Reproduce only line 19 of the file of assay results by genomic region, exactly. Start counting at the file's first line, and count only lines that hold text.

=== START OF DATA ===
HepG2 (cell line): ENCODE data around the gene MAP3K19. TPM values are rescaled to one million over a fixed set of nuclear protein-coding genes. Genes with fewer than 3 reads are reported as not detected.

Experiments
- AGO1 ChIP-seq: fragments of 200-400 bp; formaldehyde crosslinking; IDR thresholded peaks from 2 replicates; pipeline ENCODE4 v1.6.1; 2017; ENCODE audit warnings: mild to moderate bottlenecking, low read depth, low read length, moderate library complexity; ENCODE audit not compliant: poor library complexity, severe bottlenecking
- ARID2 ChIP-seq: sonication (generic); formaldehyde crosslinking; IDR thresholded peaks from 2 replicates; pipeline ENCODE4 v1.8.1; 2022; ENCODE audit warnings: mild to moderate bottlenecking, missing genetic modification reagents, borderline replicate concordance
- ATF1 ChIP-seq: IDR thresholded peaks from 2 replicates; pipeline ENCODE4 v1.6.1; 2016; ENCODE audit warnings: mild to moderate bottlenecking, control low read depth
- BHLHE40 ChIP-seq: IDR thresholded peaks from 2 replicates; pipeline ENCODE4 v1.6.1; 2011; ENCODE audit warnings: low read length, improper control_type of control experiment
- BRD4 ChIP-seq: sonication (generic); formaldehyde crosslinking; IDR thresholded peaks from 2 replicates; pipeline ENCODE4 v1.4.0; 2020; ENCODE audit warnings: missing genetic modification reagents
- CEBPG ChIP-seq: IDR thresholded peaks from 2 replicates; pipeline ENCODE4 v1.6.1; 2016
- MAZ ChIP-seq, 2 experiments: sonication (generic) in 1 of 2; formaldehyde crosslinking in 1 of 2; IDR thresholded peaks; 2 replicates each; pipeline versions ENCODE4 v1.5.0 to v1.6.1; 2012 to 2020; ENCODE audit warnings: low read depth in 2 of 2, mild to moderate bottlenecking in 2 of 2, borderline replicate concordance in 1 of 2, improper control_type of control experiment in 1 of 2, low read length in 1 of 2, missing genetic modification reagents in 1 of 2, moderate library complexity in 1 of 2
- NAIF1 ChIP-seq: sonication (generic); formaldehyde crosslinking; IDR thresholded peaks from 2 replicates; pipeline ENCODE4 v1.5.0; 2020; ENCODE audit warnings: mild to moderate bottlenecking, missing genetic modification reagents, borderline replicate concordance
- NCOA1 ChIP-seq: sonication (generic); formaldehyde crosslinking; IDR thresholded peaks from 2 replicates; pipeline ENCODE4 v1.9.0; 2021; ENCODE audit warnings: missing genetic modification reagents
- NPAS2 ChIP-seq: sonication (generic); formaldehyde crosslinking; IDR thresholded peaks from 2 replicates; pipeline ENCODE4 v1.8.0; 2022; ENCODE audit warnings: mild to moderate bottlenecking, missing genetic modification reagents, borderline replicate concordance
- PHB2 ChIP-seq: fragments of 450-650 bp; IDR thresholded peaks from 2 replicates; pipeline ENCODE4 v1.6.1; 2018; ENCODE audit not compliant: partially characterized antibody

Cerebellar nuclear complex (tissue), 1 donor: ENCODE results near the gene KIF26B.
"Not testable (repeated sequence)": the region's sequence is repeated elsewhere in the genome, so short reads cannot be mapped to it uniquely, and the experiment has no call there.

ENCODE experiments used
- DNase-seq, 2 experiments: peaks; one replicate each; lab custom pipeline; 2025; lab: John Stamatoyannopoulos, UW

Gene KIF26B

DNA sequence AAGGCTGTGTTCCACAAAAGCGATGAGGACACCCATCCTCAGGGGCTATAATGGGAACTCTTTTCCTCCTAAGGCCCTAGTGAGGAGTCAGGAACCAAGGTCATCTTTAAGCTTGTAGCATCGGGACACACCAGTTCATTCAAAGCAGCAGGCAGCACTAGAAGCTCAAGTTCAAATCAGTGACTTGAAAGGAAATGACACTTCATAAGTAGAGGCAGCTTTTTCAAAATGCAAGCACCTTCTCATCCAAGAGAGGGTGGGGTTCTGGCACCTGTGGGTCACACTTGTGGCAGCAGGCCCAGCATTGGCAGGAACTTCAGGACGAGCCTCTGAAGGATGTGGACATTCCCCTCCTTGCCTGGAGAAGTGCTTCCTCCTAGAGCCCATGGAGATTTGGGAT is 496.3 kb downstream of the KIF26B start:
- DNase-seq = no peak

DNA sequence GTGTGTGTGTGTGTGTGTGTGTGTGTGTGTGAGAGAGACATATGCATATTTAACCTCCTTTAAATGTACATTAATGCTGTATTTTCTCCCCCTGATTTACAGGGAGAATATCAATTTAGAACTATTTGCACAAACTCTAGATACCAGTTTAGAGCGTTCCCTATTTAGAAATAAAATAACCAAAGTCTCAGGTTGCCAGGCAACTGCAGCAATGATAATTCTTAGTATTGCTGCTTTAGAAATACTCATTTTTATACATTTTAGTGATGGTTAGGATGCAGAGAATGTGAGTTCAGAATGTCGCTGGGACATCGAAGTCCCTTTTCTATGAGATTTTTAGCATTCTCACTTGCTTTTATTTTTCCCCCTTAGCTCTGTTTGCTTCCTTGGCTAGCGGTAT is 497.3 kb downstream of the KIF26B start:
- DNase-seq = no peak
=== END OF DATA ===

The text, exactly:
DNA sequence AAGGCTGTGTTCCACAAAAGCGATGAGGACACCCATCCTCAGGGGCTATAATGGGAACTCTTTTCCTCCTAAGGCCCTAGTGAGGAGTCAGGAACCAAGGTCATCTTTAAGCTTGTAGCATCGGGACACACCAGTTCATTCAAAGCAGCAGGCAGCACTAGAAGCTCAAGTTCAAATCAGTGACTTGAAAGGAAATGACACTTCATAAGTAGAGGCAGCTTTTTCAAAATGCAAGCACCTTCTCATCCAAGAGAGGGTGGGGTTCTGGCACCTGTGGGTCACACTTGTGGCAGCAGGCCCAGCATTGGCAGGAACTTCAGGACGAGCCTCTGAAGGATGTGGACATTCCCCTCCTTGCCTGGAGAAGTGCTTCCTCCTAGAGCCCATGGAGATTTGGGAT is 496.3 kb downstream of the KIF26B start: